Definition and Beliefs

Fascism is an ultranationalist, authoritarian political philosophy. Information technology combines elements of nationalism, militarism, economic self-sufficiency, and totalitarianism. It opposes communism, socialism, pluralism, individual rights and equality, and autonomous government.

Fascism places the importance of the nation above all else. The unity of the national community is prioritized above the rights of individuals. This leads to an intense interest in defining which groups vest or do not vest to the national trunk. Fascism is characterized past:

  • strident, often exclusionary nationalism
  • fixation with national decline (real or perceived) and threats to the existence of the national community
  • embrace of paramilitarism

In fascist states, violence is accepted—even historic—if it serves or advances the national community. For fascists, violence often has a redemptive or purifying quality.

Fascism rejects the practices of representative or liberal democratic government. Information technology holds that these practices interfere with the expression of the national volition. Instead, fascist governments are one-political party states led past an disciplinarian leader who claims to embody the national volition. Fascists ascertain the national will equally advancing the interests of the national community. This usually means:

  • protecting or elevating the rights of the national community to a higher place the rights of those seen as alien
  • removing obstacles to national unity and suppressing those seen as challenging it
  • expanding the size and influence of the national state
  • ofttimes, also seeking to expand territory through armed conflict

Origins and Evolution of Fascism


has its origins in the belatedly nineteenth century. However, it became more defined during the turmoil of World State of war I (1914–1918). Following the war, fascist movements and parties existed beyond Europe and the United States. The Italian fascist motility, nonetheless, was the get-go to formally organize and correspond election. In 1919, Benito Mussolini founded the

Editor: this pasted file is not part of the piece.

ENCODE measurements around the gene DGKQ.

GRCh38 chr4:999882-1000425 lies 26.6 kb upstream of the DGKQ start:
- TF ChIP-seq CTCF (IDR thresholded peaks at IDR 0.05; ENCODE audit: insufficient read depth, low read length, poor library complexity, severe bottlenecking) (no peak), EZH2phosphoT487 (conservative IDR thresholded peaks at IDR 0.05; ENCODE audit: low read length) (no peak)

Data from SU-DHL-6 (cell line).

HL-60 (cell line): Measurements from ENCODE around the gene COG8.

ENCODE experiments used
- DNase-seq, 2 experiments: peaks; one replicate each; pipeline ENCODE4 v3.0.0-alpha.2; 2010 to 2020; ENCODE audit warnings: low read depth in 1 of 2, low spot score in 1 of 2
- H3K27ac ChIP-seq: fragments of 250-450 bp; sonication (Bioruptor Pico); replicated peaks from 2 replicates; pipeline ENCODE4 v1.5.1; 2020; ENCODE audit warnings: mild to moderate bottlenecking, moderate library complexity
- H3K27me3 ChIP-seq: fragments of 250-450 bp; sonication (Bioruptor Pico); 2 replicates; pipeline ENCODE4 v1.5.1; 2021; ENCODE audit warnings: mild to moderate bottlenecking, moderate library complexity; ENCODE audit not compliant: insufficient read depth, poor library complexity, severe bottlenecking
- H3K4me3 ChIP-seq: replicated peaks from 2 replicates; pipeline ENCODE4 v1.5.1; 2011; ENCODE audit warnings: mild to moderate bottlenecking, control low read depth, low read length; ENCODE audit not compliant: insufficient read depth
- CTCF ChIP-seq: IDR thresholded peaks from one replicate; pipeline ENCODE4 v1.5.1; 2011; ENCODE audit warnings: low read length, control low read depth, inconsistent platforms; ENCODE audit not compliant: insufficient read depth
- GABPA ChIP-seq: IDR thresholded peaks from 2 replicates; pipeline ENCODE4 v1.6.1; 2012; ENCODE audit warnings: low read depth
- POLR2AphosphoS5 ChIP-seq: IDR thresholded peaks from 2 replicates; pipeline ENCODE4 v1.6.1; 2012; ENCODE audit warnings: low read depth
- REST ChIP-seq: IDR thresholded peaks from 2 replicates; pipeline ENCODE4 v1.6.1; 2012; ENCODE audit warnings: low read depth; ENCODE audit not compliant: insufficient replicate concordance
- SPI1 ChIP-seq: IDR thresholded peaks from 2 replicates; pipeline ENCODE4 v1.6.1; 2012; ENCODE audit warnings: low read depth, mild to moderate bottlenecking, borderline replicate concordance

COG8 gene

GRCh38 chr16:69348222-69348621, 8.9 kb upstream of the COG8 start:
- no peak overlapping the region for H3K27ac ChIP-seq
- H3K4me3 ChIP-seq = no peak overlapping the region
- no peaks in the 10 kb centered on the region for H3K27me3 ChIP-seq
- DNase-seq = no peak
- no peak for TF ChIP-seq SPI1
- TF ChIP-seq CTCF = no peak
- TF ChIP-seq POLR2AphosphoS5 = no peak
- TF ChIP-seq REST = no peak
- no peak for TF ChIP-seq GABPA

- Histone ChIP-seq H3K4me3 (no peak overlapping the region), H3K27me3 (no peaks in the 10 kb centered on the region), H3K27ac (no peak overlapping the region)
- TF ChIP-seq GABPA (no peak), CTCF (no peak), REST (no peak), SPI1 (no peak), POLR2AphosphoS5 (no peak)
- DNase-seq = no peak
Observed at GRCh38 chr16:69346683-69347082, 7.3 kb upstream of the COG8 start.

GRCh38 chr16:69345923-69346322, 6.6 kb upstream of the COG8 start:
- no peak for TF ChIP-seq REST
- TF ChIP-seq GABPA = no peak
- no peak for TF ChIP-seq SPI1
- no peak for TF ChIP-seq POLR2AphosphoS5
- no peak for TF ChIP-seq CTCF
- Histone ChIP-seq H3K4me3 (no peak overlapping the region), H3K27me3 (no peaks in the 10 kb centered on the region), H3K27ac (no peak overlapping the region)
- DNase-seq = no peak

Partito Nazionale Fascista

(National Fascist Party), and in 1921, he was elected to the Italian Sleeping accommodation of Deputies. The following year, Mussolini staged the March on Rome. He led thirty,000 armed men through the streets to seize ability as the prime minister of Italy. He established a dictatorship as

il Duce

(“the leader”), with no responsibleness to parliament.

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Mussolini’s success inspired other fascist movements beyond Europe. In U.k., Oswald Mosely met with Mussolini before he founded the British Matrimony of Fascists in 1932. In Kingdom of spain, Francisco Franco received back up from Italia during the Castilian Civil State of war. In Frg, Adolf Hitler looked to the March on Rome as a model for the fascist takeover he attempted in the 1923 Munich Beer Hall Putsch.

Fascism in Frg

Federal republic of germany’south collapse in Earth State of war I led to significant political instability as the new government, the Weimar Democracy, tried to notice its footing. Multiple groups emerged to challenge the Weimar Republic, including several fascist organizations. One of those organizations was the

Deutsche Arbeiterpartei

(High german Workers’ Party), which Hitler joined as a member in 1919. In 1920, Hitler became the head of the party. He renamed it the

Nationalsozialistiche Deutsche Arbeiterpartei

(National Socialist German Workers’ Political party, NSDAP), or the Nazi Party.

Despite the reference to socialism and workers in the party’due south proper noun, Hitler promoted National Socialism every bit the complete contrary of socialism and communism. He promoted it as an ideology devoted to advancing the welfare and power of the German


(a national or ethnic group defined by its supposed race). The party developed a 25-betoken platform based on nationalism, antisemitism, and expansion. The program besides called for the overturning of the Treaty of Versailles. To accelerate their agenda, the party formed paramilitary units chosen the